Billions of lives are affected by decisions about which countries get how much global health aid. But the processes by which these decisions are made are often opaque and may be based on unreliable metrics.
In an editorial in a February 2018 supplement in the journal Health Policy and Planning, Jesse Bump, executive director of the Takemi Program in International Health and lecturer on global health policy at Harvard T.H. Chan School of Public Health, argued that agencies involved in global health aid distribution should be more transparent about how the aid is allocated, and that aid should be allocated more equitably.
He also noted that although Gross National Income per capita has long been used as a central consideration in allocation, it is an unreliable metric in many low- and middle-income countries.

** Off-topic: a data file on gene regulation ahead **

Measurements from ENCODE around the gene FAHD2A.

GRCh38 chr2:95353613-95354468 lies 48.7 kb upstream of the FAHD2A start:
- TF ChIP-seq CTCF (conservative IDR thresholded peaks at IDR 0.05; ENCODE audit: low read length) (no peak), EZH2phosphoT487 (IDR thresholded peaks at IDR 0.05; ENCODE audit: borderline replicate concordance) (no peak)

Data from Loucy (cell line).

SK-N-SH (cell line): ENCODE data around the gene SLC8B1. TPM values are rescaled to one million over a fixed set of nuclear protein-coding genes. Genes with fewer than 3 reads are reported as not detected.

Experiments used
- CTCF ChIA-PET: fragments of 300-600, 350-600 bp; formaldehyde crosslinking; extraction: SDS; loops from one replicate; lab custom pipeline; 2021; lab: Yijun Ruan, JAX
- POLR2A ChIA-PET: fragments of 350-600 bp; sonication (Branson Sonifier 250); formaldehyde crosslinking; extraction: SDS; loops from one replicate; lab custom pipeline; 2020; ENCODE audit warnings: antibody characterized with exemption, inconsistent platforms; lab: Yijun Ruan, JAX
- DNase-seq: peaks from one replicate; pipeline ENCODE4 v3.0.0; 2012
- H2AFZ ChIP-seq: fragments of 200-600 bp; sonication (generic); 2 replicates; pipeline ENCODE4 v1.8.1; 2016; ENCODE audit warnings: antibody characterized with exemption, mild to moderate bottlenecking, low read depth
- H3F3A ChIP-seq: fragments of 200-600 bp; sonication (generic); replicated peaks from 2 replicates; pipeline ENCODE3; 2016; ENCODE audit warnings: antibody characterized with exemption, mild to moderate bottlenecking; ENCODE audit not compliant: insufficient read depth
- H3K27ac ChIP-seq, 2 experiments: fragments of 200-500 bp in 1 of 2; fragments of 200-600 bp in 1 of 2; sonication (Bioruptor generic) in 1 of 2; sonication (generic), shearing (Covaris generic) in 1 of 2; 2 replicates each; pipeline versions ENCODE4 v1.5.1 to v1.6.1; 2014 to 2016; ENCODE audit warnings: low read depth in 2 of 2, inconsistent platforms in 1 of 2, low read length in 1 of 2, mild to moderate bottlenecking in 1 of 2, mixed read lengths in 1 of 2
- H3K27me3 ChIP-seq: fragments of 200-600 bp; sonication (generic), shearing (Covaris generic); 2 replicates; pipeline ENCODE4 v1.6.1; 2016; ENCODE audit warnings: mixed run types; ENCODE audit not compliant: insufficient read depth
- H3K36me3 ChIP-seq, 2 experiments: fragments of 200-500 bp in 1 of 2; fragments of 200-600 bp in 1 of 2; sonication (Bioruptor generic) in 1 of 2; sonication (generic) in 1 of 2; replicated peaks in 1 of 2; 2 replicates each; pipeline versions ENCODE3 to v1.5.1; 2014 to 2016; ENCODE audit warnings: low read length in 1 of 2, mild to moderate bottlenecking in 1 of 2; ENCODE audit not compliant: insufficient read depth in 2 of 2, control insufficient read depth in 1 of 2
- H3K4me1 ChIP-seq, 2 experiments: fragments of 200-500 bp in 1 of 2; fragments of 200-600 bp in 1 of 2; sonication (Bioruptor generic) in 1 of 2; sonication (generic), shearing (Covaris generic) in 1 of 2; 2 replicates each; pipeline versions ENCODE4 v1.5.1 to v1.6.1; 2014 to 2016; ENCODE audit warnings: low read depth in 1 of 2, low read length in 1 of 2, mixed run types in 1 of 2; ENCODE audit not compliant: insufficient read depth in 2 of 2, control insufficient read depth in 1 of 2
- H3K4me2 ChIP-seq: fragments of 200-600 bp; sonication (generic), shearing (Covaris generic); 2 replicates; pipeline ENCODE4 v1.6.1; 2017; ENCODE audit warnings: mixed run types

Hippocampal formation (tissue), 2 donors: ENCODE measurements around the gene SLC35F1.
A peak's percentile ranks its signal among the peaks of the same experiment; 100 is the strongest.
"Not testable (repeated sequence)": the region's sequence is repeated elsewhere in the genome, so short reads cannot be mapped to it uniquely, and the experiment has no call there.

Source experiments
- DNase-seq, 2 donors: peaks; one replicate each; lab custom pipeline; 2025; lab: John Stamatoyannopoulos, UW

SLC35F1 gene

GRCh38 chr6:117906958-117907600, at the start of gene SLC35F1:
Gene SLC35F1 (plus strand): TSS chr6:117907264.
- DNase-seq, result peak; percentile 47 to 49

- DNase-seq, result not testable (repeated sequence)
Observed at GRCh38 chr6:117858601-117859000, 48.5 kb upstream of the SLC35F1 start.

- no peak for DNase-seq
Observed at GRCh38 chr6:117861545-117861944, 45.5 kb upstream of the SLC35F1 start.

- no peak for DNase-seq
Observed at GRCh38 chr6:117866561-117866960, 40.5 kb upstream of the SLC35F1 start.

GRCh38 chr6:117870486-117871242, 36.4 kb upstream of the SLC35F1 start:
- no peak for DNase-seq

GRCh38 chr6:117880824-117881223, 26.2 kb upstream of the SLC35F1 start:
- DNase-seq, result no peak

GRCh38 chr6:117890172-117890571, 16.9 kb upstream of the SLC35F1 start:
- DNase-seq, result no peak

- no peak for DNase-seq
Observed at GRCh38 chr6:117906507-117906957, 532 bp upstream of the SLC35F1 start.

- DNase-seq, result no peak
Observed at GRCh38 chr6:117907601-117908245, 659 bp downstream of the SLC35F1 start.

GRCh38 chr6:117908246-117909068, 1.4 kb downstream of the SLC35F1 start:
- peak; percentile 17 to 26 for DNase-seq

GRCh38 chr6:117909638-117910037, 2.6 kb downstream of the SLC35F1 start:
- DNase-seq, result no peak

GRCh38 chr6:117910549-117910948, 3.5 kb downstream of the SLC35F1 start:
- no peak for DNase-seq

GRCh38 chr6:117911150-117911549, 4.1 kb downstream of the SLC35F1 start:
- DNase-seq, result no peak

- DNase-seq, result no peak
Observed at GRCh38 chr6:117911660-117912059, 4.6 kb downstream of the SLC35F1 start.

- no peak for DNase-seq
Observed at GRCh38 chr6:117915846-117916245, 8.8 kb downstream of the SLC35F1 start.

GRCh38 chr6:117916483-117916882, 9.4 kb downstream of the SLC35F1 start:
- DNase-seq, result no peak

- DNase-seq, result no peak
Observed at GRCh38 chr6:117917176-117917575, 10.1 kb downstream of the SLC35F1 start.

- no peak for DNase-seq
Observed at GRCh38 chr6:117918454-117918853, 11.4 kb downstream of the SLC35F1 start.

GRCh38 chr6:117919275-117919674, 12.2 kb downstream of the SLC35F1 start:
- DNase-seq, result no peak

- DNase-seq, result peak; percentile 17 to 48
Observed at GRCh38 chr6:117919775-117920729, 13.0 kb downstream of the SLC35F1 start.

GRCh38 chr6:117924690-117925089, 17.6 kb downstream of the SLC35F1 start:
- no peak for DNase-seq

The supplement included five articles exploring various aspects of global health aid distribution. In addition to writing the editorial, Bump wrote an overview of the supplement and was a co-author for one of the articles. Other Harvard Chan contributors to the supplement included John-Arne Røttingen, adjunct professor of global health and population, and Annie Haakenstad, doctoral student in the Department of Global Health and Population.
Read Jesse Bump’s editorial: Global health aid allocation in the 21st century